T2: Trainspotting review

Ewan McGregor and the rest of the gang are back in Danny Boyle's sequel to Trainspotting. Here's our review of the unexpectedly moving T2...

Time can play cruel tricks. A recent strain of Hollywood movie showed us the cosy side of nostalgia – the dinosaurs roaring again in Jurassic World, the Millennium Falcon taking flight in Star Wars: The Force Awakens – but there can be a bittersweet, even cruel side to the lure of old memories.

For Renton (Ewan McGregor), heading back to his old stomping ground in Edinburgh after 20 years is akin to opening a box of old photographs. There’s a comfort at seeing old faces, but then the regret starts flooding back: the drugs, the alcohol, the friends he’s lost and – if you remember the original Trainspotting – abruptly left behind.  

This latter point is a particularly sore one among Renton’s old comrades, Sick Boy (Jonny Lee Miller) and Begbie (Robert Carlyle), who are older but still mired in their own personal failings. Sick Boy’s given up the heroin, only to fall into a hideously expensive cocaine habit. He has an eastern European girlfriend, Veronika (Anjela Nedyalkova) roughly half his age, with whom he plans to set up a bordello in the run-down pub he’s inherited from his relatives. Begbie’s greying round the edges yet as sociopathic as ever, and still harbours a grudge against Renton for what he did at the end of the last movie.

Again based on a novel by Irvine Welsh (in this instance, Porno, adapted by returning screenwriter John Hodge) the past weighs heavily over T2 – which is unsurprising, given the original film’s place in the 90s zeitgeist. Arriving in the midst of Britpop and the somewhat toe-curling ‘Cool Britannia’ jamboree in the media, Trainspotting was a potentially sombre drama given a hip shot of adrenaline thanks to its amusingly squalid storytelling (adapted from Irvine Welsh’s best-selling novel) and Danny Boyle’s restlessly creative direction.

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T2 cleverly deals with its legacy head on. Rather than reference the past, it actively explores the nature of nostalgia and memories from multiple angles. This is displayed most tellingly in a scene where Renton and Sick Boy get high and ramble on incoherently about how everything was better in 1974: when George Best was still in his prime and kicking a ball about, and before the first McDonald’s opened in the UK. Sick Boy’s girlfriend looks on, mystified and bored, and it’s here that T2 appears to make a useful point; nostalgia can be as narcotic and cosseting as a drug habit. Nostalgia takes the edge off the here and now; the warm glow of the past removing the chill from the harsh, disappointing present.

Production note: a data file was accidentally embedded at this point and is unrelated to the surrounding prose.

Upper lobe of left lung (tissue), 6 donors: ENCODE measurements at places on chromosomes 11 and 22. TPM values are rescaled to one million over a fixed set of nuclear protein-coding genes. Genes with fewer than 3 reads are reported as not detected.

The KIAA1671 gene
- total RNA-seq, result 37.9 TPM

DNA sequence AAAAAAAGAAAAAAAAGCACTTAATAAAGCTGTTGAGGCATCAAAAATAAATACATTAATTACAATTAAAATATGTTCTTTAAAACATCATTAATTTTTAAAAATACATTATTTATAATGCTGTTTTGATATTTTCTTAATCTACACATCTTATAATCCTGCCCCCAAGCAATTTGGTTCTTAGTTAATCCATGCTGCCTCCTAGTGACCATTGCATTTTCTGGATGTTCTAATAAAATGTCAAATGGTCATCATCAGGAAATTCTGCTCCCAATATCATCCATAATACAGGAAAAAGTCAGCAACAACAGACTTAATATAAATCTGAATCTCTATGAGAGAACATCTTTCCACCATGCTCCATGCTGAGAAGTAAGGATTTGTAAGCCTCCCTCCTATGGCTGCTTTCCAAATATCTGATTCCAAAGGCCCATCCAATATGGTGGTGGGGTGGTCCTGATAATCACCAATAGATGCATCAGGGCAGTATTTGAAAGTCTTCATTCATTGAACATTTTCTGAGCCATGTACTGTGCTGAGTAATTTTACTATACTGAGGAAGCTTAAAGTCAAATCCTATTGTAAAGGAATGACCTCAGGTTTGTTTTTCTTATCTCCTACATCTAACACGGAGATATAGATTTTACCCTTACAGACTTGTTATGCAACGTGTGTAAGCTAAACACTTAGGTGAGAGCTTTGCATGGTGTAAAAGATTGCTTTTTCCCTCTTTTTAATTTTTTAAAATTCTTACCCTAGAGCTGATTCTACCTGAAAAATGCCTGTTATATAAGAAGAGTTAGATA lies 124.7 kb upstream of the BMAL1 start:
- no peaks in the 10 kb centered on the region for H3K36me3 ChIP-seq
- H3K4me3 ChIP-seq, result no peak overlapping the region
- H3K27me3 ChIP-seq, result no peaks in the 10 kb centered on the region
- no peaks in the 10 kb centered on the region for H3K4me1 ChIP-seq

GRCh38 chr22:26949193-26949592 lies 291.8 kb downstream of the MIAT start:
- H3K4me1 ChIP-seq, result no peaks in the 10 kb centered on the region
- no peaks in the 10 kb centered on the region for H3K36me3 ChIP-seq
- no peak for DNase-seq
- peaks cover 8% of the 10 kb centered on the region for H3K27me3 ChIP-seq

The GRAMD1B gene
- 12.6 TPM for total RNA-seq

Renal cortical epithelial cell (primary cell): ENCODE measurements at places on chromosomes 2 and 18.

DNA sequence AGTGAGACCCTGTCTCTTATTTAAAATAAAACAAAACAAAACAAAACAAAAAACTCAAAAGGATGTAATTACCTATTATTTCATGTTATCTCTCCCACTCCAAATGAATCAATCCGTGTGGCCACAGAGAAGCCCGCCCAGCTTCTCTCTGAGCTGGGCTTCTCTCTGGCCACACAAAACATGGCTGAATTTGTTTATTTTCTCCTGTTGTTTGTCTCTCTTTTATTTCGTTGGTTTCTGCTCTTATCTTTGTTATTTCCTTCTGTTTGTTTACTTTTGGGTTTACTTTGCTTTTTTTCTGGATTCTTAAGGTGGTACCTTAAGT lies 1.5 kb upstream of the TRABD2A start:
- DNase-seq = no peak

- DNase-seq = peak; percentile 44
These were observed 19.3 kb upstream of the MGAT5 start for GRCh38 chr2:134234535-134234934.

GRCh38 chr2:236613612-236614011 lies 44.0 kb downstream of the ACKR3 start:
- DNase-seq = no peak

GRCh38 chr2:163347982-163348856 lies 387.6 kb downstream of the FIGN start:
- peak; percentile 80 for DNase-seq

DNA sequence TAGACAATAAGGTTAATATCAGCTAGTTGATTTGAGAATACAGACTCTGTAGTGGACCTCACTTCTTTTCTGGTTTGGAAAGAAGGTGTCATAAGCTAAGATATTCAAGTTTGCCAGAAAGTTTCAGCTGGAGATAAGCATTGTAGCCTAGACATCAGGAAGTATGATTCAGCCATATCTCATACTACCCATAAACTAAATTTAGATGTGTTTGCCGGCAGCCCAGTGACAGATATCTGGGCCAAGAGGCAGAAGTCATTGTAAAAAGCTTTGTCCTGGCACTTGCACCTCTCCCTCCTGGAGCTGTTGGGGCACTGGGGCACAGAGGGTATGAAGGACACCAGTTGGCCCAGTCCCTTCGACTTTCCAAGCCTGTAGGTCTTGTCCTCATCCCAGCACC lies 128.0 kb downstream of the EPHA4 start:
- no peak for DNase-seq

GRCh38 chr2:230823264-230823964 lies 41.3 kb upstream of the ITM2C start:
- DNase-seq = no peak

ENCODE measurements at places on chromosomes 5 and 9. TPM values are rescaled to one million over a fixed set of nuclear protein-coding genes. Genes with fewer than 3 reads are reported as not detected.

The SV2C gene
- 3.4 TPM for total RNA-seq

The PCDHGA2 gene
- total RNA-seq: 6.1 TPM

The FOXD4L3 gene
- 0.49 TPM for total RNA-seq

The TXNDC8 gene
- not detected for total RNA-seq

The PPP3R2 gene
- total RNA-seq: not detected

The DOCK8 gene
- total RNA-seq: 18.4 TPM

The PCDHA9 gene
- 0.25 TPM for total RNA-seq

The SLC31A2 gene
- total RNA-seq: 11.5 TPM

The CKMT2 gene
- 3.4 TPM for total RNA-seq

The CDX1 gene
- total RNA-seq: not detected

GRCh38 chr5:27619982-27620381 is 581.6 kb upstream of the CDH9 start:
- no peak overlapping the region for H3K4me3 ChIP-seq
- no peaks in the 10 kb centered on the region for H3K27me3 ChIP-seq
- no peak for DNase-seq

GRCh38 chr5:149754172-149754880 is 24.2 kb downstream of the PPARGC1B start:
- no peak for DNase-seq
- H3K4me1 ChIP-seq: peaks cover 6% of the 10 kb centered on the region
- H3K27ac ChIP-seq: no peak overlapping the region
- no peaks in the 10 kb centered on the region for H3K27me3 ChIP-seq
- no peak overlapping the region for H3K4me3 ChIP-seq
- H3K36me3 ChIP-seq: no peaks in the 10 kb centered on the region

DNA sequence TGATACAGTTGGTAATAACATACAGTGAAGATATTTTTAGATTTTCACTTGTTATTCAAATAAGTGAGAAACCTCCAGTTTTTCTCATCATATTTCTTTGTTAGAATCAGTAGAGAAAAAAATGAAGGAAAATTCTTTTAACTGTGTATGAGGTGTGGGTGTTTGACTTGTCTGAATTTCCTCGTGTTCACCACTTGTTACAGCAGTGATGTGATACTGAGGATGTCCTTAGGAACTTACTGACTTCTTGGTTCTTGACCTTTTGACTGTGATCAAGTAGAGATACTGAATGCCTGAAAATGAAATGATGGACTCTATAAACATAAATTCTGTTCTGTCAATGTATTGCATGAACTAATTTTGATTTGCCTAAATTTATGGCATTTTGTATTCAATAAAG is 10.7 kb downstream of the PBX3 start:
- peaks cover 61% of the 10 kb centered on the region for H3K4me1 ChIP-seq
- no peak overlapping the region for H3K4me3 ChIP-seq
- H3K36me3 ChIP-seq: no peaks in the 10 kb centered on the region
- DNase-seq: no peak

Begbie, meanwhile, clings onto memories in a different way: his bitterness and anger, which he’s turned into a full-time hobby. Using his last ounce of cunning to bust his way out of prison, Begbie cuts a swathe of violence through the drearier parts of the city, with Renton squarely in his sights. Spud (Ewen Bremner), whose relationships and meagre career prospects have long since ebbed away because of his nagging drug habit, has his own reasons to be nostalgic. But brilliantly, he’s the only one who can find a use for it: rather than just get high and dwell on the past, he uses it as creative material for a series of short stories, which he scrawls on pieces of notepaper and pins up around his desolate lodgings. (An obvious yet pleasing bit of symmetry, given that Irvine Welsh bases so much of his novels on his own experiences.)

Boyle captures all this in an immediate, down-and-dirty style which has as much in common with his horror hit 28 Days Later as the original Trainspotting. His handheld photography is full of grain and digital artefacts; frames are canted and sometimes awkward, but frequently beautiful in their simplicity. In Boyle’s weaker films – for this writer, the disappointing thriller Trance springs to mind – his use of colour and editing can feel like window dressing. Here, as in Trainspotting, the grubby cinematography and saturated lighting are all part of the fabric. So too is the music, which reprises familiar tracks – like Underworld’s Born Slippy or Iggy Pop’s Lust For Life – in unexpected and creative ways.

T2 looks and feels like a film stolen on the hoof, as though it might have been shot on weekends when the budget allowed. In a handful of scenes, this is to its detriment – an otherwise moving reprisal of the “Choose Life” bit from 1996 is marred by some distractingly obvious ADR – but overall, Boyle wins more than he loses with his fast-and-dirty approach. Trainspotting may be a sequel to a 20 year-old film, but it still feels vital.

Like Trainspotting, T2 is a black comedy in places; in others, it’s a thriller, with one late sequence even recalling an intense chase from Blade Runner, of all things. But above all, T2 is a desperately melancholy drama, adeptly summing up the pain and regret that comes with growing up, accepting the past and finally moving on.

T2: Trainspotting is out in UK cinemas on the 27th January.

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4 out of 5